This is partially what lead me to start to learn to sew. I will not be victim to the whims of the fashion industry that sexualizes women’s bodies. I am a human being first, not some kind of art canvas. I need adequate clothes to protect me from the elements, like the cold and the sun, give me enough freedom to move and bend in regular life without being self-conscious and paranoid, and be made of a material that doesn’t itch and doesn’t feel like torture during the summer (polyester). (Also, I’ve noticed the fabric in men’s button-up shirts is of far better quality too.)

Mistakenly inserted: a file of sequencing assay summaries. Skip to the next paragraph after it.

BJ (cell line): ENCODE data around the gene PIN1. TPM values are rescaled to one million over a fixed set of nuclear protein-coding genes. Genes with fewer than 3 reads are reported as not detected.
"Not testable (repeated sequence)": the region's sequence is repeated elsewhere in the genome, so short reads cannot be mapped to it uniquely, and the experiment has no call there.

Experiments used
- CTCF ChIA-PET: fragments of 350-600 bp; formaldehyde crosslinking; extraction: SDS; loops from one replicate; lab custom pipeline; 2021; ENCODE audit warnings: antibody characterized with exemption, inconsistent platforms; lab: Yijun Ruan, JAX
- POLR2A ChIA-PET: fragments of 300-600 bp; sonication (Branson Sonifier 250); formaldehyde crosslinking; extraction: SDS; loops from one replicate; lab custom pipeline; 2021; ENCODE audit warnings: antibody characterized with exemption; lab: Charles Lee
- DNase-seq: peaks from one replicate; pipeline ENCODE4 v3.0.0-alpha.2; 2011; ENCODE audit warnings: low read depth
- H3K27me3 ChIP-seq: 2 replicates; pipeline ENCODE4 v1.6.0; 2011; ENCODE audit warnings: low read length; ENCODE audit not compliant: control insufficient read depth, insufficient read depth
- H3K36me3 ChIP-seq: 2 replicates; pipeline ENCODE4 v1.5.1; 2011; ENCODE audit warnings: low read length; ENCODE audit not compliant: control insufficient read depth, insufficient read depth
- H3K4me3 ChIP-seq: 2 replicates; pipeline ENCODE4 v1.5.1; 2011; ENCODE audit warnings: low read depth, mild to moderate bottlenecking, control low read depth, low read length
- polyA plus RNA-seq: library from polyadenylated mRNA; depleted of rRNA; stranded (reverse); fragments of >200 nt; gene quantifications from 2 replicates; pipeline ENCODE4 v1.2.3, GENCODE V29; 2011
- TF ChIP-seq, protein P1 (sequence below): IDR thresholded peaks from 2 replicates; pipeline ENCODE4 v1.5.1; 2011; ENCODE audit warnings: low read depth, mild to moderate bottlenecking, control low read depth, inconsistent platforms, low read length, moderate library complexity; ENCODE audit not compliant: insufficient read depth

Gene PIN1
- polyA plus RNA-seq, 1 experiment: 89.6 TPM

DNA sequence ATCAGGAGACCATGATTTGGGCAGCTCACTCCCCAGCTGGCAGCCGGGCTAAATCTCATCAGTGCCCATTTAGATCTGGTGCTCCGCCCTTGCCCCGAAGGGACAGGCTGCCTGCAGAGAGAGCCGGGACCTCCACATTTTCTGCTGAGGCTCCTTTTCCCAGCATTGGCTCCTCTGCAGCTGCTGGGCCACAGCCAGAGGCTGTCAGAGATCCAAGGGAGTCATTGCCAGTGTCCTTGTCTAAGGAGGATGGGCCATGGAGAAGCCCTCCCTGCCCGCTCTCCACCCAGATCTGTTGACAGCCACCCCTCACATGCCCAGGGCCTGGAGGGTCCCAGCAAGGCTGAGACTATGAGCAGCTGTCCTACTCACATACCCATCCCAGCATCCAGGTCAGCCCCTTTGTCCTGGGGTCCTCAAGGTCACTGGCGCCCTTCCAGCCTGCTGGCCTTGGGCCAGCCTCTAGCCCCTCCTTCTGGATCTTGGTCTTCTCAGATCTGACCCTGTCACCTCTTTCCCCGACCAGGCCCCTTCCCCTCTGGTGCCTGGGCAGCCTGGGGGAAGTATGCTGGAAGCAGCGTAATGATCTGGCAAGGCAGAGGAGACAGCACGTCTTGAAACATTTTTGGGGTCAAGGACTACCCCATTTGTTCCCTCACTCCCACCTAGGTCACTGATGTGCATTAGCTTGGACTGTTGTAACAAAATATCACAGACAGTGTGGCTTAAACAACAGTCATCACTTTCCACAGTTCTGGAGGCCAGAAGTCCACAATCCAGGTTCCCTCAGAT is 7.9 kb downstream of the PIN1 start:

That’s not to say I reject nice looking clothes, but they should serve their functional purpose first. I will never again wear mini skirts that make me paranoid when taking the stairs or when the wind blows, high heels that impair you from enjoying life, and when high rise pants disappear (apparently low rise pants are coming back in fashion), I’ll be self sufficient to make my own.

I had a similar experience that led me to learn how to sew. I actually stopped wearing pants altogether around 2005 because the only kind I could find in stores were low rise, which does not suit my figure. I remember being in the women's underwear section trying to find regular underwear, and I literally could not find a pack because they were only selling ones designed to go with those low-rise jeans. I remember commenting on it to another woman who was also in a daze trying to find normal panties.